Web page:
Compare any two graphics cards:
GeForce GTX 460 1GB vs Radeon HD 5770
IntroThe GeForce GTX 460 1GB makes use of a 40 nm design. nVidia has clocked the core frequency at 675 MHz. The GDDR5 RAM is set to run at a frequency of 900 MHz on this particular model. It features 336 SPUs as well as 56 TAUs and 32 Rasterization Operator Units.
Compare all that to the Radeon HD 5770, which features clock speeds of 850 MHz on the GPU, and 1200 MHz on the 1024 MB of GDDR5 RAM. It features 800(160x5) SPUs along with 40 TAUs and 16 Rasterization Operator Units.
Battlefield Bad Company 2
Mass Effect 2
Supreme Commander 2
GeForce GTX 460 1GB wins
(Based entirely on the benchmarks listed above)
When combining all game benchmark scores on this page together, the GeForce GTX 460 1GB wins overall, by 56 FPS. Please note that we do not have the results of every benchmark ever done for these cards, so the results may differ wildly in different games.
Power Usage and Theoretical Benchmarks
Power Consumption (Max TDP)
The GeForce GTX 460 1GB, in theory, should be a lot faster than the Radeon HD 5770 in general. (explain)
Texel RateThe GeForce GTX 460 1GB should be a bit (more or less 11%) faster with regards to texture filtering than the Radeon HD 5770. (explain)
Pixel RateIf running with high levels of AA is important to you, then the GeForce GTX 460 1GB is the winner, by a large margin. (explain)
Please note that the above 'benchmarks' are all just theoretical - the results were calculated based on the card's specifications, and real-world performance may (and probably will) vary at least a bit.
Please note that the price comparisons are based on search keywords - sometimes it might show cards with very similar names that are not exactly the same as the one chosen in the comparison. We do try to filter out the wrong results as best we can, though.
Memory Bandwidth: Bandwidth is the maximum amount of data (in units of MB per second) that can be transferred past the external memory interface in one second. It is calculated by multiplying the bus width by the speed of its memory. In the case of DDR type RAM, it must be multiplied by 2 once again. If it uses DDR5, multiply by 4 instead. The higher the bandwidth is, the better the card will be in general. It especially helps with anti-aliasing, HDR and higher screen resolutions.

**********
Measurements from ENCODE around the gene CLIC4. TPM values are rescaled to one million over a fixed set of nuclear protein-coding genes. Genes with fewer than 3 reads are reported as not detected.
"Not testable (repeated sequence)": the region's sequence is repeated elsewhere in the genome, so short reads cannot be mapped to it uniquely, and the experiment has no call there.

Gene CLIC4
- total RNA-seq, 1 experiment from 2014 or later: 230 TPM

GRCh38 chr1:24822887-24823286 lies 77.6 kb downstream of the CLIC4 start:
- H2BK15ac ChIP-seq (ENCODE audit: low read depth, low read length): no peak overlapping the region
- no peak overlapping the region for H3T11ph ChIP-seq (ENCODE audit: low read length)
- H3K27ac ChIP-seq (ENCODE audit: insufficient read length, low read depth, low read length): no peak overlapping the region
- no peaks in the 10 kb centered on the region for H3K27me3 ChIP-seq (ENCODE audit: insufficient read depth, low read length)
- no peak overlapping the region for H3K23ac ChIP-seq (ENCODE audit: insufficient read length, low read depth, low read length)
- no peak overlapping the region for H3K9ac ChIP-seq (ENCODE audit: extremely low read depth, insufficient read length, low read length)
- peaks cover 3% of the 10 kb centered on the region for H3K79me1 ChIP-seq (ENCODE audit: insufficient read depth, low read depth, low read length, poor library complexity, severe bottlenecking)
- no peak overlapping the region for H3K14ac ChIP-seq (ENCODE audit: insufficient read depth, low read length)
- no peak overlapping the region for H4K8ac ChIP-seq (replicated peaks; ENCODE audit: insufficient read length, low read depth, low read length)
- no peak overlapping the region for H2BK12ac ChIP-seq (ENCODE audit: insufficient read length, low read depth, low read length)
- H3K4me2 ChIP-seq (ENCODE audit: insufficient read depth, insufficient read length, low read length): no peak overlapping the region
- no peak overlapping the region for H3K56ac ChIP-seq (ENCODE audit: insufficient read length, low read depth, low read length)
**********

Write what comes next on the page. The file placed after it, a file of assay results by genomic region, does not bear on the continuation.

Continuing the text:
Texel Rate: Texel rate is the maximum amount of texture map elements (texels) that are processed in one second. This number is calculated by multiplying the total amount of texture units by the core speed of the chip. The higher the texel rate, the better the graphics card will be at texture filtering (anisotropic filtering - AF). It is measured in millions of texels processed in a second.
Pixel Rate: Pixel rate is the maximum number of pixels that the graphics card could possibly record to its local memory in a second - measured in millions of pixels per second. The figure is calculated by multiplying the number of Raster Operations Pipelines by the clock speed of the card. ROPs (Raster Operations Pipelines - also called Render Output Units) are responsible for outputting the pixels (image) to the screen. The actual pixel rate is also dependant on quite a few other factors, especially the memory bandwidth - the lower the bandwidth is, the lower the potential to reach the max fill rate.